By now you’ll know stealth is important, wherever you fish…

Click here to grab your Urbantrout Kryptek cap today!

Urbantrout Kryptek Highlander caps 2

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Pic of the day: Pre-season horse-hunting

Horse hunting - Glen Pointon

Team Wychwood consultant and podcaster Glen Pointon is widely known for his frankly revolutionary floating C&R net and his semi-legendary horse-hunting escapades – catching big trout from notoriously Dirty Places like the upper Trent – and social media tells us he’s not resting on his laurels from previous seasons.

Nope, he’s already out there on his local rivers, checking out the approaches for those early-season LDO stalks.

“It don’t just happen,” he says, “there’s serious homework involved”.

We’ve even heard talk of a film with Matt Dunkinson. Watch this space…

(Photo: Glen Pointon)

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Film night: Urban fishing (Norwegian winter edition)

From Dry Fly Living via the most-excellent-for-long-dark-evenings Orvis film site comes this fabulous little vignette of a group of Norwegian anglers getting their winter fly-fishing fix.

To those of us watching from the UK… how much does this look like winter grayling fishing on some of our own favourite city streams in Sheffield, Huddersfield and the eastern edgelands of Manchester?

Brrr… it’s still beanie time out there too

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Urbantrout beanies: Made for keeping the cold out (and still with FREE P&P!)

Urbantrout beanie hats 3

It’s been a weird (and mostly very wet) winter so far in the UK. But on the off-chance that you can ever actually make it onto the water, Urbantrout’s famous beanie hats are here to keep the weather right outside where it belongs.

They’re double-layered, cable-knit, and made with a short front peak to shield your eyes from the worst of the rain, show and sleet.

Best of all, there’s a heavy double fold of fabric that pulls right down to keep your ears warm (read: not just grayling or pike fishing gear, but perfect for LDO and March Brown season too!)

As usual, P&P comes completely free, and 10% of profits from these steelheader street-style hats will go straight to fund urban river projects.

Click here to visit the Urbantrout shop and grab yours today!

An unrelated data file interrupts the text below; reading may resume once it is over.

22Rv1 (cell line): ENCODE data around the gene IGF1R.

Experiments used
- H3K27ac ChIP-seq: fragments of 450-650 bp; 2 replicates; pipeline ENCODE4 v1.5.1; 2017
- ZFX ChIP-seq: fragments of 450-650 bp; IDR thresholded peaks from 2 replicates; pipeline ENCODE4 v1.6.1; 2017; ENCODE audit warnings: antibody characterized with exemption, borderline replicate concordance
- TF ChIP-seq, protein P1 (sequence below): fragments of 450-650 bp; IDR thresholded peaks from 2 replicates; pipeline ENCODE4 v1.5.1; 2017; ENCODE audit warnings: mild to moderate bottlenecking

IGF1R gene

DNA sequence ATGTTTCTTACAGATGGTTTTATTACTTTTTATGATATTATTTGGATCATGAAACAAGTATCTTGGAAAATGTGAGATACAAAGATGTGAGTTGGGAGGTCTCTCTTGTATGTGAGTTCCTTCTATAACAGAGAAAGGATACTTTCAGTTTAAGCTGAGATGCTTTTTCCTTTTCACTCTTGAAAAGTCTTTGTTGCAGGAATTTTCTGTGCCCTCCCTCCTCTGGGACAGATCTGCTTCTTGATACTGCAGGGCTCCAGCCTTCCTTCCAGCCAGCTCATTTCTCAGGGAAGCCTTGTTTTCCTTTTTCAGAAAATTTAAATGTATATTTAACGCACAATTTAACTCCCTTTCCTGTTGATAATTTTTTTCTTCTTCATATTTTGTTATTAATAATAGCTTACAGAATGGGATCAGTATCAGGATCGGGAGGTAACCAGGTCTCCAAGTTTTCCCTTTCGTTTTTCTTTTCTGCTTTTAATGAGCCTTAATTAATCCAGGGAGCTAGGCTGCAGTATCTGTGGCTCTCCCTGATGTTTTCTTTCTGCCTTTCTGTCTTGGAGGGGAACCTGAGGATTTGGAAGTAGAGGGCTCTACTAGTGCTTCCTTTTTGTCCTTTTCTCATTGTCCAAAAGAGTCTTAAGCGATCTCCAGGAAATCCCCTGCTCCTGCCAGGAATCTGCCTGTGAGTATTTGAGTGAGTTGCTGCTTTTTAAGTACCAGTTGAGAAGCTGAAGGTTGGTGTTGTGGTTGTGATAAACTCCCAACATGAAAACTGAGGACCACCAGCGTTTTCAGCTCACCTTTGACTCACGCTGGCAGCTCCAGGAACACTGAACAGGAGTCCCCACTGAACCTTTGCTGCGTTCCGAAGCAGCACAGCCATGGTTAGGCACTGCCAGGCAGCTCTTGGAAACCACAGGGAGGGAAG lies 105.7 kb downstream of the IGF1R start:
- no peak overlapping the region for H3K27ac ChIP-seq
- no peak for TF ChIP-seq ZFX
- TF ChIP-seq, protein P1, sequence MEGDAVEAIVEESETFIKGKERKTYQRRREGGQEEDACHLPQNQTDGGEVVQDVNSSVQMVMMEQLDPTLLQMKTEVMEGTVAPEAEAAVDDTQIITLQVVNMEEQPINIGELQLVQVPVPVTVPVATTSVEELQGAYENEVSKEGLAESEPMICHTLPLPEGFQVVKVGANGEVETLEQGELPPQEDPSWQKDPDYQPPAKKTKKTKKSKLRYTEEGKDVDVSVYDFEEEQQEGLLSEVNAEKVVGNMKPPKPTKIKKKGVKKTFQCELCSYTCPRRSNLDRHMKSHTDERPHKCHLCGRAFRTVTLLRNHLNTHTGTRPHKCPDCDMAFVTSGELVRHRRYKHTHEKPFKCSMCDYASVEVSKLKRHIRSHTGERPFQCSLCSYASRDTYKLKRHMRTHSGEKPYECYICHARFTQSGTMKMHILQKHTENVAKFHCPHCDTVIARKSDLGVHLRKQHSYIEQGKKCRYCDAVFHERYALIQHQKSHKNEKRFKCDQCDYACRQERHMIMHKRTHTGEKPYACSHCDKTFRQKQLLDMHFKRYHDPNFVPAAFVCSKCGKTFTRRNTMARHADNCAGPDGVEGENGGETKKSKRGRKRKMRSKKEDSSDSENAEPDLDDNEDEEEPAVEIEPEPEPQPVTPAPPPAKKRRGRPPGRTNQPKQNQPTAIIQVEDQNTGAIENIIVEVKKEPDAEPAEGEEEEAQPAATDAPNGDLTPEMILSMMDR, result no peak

Urbantrout beanie on the river

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Urban fishing: Rules change on Durham’s River Wear

Durham fishing

Since Trout in Dirty Places was published in 2012, we’ve noticed virtually no changes to the fishing regulations on any of the featured 50 urban rivers across the UK.

Naturally, the real world had to catch up with the printed page at some point (after all, working as a kind of continuity blog for the book was one of our original reasons for setting up this site!)

So now we’ve noticed the January 2016 issue of Trout & Salmon carrying the following announcement from David Carrick about a stretch of the River Wear in Durham which has always been vulnerable to salmon and sea-trout poaching:

The ‘Free Stretch’ in Durham City is to be closed for fishing for the 2016 season and beyond. The area at Framwellgate Waterside is already closed for fishing on the north bank; now the right bank is to be closed from the weirs down to the western area of the Sands.

Conservationists have condemned this area as ‘salmon and sea-trout poaching on an industrial scale’. A new bylaw is being sought that will ban all types of fishing in this area. The move is backed by the trustees of the City of Durham Freemen, who control riverbank access, and is supported by the Durham Constabulary, Durham County Council, the Environment Agency and the Wear Anglers’ Association.

In the area concerned, salmon and sea-trout are held up by the weirs at Framwellgate, making them vulnerable to poachers, some of whom have refrigerated vehicles to take their haul away.

The Freemen’s trustees have set aside 350 yards of the south bank, well away from the poaching hotspot, which will remain free fishing for law-abiding anglers. ‘No Fishing’ signs will be erected, giving both police and Environment Agency powers to arrest anyone contravening the new banning order.

A spokesman for the Wear Anglers’ Association’s members said: ‘Conservation of wild salmon and sea-trout stocks is vitally important to the future of the River Wear. Numbers of these precious fish have been dwindling over the years. The indiscriminate plunder of the river’s migratory fish at Freemen’s Reach must stop’.

Since this announcement, there’s also been some interesting discussion over the Fly Forums (though we reckon confirmation of those 350 yards at the Sands remaining fishable by lawful urban anglers may go some way to defusing tensions).

If any fishing regulations have changed on your local urban river since the publication of Trout in Dirty Places, please let us know, and we’ll gladly provide an update here on